The programme on June 8, 2012, involved a visit to three of the city’s attractions, Weald and Downland Open Air Museum, Pallant House Gallery and Chichester Cathedral to view the Every Book Tells a Story-themed Festival of Flowers. Members of the public flocked in anticipation to catch a glimpse of the couple arriving to each venue.
At Weald and Downland, the royal couple met with a number of young people who were working towards their Duke of Edinburgh's Awards and representatives of the uniformed youth voluntary organisations from the county. Richard Pailthorpe, the museum director, said at the time: “The museum feels very privileged to have now had three royal visits in less than two years and it was wonderful to have the Earl and Countess here during the Diamond Jubilee celebrations.”
The Countess stood out in a striking red dress and Prince Edward wore a navy suit. Lieutenant Sonya Seggie from Worthing Sea Cadets was nominated by her commanding officer to greet the Earl and Countess on their arrival to Pallant House. She said she was so grateful to be there and it was such an honour, making her really happy and excited.
The visit was given a personal touch with light-hearted banter taking place at the entrance to Pallant House Gallery, as the royal couple spoke to the public and commented on the great British weather and lack of sunshine. Stefan van Raay, who was director of Pallant House Gallery, said at the time: “We are delighted to be a part of their programme. Our chairman, the chair of friends and I are very excited to have the royal couple visit us. It is an honour.”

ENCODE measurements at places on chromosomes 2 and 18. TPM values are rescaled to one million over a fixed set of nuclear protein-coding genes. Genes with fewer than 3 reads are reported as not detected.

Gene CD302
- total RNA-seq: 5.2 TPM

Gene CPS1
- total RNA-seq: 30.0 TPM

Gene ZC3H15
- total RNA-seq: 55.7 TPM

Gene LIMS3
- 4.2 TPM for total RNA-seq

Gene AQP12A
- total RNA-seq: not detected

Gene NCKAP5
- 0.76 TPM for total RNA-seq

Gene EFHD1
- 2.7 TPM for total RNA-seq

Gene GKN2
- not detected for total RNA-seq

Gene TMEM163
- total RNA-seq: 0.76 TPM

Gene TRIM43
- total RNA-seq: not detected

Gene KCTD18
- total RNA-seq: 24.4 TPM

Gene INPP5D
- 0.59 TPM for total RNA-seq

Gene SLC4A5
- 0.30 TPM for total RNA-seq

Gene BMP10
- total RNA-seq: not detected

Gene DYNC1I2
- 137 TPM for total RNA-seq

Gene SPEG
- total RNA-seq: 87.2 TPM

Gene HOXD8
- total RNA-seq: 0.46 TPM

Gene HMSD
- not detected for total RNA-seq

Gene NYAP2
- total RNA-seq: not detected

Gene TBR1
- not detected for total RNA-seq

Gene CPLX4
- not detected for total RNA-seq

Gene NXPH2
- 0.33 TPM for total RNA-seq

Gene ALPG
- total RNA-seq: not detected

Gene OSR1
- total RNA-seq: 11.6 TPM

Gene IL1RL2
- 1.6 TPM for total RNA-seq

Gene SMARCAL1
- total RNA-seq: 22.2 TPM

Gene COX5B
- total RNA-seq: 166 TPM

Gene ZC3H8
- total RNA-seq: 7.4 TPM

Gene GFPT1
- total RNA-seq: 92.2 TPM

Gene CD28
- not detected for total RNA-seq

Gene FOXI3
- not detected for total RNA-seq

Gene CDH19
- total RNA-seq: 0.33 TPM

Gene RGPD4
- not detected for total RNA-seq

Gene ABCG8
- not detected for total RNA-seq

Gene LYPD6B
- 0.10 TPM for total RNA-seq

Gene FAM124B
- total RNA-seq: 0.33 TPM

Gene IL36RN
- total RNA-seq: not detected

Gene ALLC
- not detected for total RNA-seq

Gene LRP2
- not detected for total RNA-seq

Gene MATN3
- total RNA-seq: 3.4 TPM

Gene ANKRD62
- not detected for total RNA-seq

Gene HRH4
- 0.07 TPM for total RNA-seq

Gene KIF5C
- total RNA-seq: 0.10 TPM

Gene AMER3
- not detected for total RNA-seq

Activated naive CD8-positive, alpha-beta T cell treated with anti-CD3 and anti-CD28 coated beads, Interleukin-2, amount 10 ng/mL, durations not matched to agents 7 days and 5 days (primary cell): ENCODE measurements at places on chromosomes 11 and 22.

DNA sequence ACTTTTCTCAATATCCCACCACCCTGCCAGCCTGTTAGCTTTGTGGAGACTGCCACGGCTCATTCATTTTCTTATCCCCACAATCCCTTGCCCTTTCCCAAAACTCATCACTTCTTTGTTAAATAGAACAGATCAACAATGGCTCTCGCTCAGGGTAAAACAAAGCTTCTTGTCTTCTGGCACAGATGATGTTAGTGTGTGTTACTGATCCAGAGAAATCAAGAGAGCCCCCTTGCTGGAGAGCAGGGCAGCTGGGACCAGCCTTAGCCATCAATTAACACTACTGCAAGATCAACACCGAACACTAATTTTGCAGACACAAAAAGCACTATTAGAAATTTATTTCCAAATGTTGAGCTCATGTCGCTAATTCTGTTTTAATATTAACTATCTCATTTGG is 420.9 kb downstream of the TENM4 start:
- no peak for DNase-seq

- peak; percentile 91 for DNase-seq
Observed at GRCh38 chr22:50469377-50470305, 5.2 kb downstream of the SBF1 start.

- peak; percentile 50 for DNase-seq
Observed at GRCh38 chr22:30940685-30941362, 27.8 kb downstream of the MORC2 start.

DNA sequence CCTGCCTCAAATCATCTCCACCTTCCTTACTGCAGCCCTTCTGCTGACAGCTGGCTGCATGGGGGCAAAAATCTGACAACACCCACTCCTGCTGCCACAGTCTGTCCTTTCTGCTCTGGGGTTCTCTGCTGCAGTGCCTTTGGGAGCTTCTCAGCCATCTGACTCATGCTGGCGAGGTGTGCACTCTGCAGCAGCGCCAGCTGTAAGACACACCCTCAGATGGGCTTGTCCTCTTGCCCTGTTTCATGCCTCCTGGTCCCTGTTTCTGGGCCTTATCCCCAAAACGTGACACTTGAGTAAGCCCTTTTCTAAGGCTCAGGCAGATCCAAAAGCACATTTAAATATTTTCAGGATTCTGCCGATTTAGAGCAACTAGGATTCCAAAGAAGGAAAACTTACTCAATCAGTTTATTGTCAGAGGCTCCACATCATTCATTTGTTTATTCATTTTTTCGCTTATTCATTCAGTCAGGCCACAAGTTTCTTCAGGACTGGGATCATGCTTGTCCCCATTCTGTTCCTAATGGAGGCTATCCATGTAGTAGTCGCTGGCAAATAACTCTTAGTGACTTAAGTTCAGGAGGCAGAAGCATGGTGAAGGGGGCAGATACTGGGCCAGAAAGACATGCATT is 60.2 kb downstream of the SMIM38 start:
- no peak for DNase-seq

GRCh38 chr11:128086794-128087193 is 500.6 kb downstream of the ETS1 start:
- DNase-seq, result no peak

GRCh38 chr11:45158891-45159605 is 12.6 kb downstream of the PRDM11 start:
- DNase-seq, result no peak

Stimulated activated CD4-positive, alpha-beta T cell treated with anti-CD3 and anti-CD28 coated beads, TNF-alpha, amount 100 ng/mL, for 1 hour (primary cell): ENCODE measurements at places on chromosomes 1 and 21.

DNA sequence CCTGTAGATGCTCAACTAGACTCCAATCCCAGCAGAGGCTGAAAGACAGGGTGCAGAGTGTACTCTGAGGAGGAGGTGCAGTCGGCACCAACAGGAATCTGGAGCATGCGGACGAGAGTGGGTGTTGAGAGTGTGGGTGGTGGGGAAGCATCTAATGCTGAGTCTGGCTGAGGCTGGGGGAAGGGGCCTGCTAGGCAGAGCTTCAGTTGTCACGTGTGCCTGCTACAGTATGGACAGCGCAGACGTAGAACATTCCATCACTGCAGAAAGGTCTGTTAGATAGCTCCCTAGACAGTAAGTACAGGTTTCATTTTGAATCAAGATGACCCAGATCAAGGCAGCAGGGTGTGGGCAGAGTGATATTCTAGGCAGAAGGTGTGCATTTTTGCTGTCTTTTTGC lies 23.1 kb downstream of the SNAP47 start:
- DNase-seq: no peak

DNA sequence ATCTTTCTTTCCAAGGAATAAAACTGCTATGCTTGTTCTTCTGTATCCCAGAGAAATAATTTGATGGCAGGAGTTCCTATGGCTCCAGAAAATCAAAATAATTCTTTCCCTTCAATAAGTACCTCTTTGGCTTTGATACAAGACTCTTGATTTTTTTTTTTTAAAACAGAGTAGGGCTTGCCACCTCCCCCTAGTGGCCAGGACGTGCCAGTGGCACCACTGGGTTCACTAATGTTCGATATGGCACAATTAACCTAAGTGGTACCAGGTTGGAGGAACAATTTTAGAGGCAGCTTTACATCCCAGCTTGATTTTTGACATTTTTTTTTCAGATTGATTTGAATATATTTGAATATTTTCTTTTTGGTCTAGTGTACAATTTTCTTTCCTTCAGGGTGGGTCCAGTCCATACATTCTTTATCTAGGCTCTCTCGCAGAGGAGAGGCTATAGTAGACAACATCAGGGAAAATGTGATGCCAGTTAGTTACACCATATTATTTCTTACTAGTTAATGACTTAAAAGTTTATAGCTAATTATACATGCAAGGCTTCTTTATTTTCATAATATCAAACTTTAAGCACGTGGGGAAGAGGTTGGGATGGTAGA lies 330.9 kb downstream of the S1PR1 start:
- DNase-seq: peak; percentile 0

Jocelyn and Lars Fagerstron from New Zealand were delighted Prince Edward and Sophie spoke with them and joked about not being from the area. Lars said: “It was really unexpected. It was great fun to speak to them and it really has made our day.”
Eager crowds, an electric atmosphere and the potent aroma of the 50,000 stems of flowers greeted the couple at the cathedral entrance. They were met by the Dean of Chichester, the Very Rev Nicholas Frayling, and were shown around the flower festival by Alison Godfrey, director of the Chichester Cathedral Restoration and Development Trust, and the head designer for the flower festival, Diana Cave. The Dean said: “A royal visit is always a great encouragement, and we are delighted the Festival of Flowers is to be honoured in this way.”
The Earl and Countess took time to view the collections of finely-arranged flowers and to speak to flower arrangers. Mrs Valerie Rossiter showcased her work, which took eight months to complete and was inspired by the book The Railway Children. Valerie said: “Sophie commented on my work and said The Railway Children was her favourite book. We also spoke about the cold tea in the picnic in the arrangement. It is just a joy to be part of it. My main motivation for doing this is the fact the cathedral continues to not charge for entry. Events like the flower festival bring in money to help boost the restoration team fund.”
For everyone involved, the visit was the icing on the cake for the Festival of Flowers. The Countess was even handed a copy of the Chichester Observer while touring the cathedral, as it carried a special feature on the festival.
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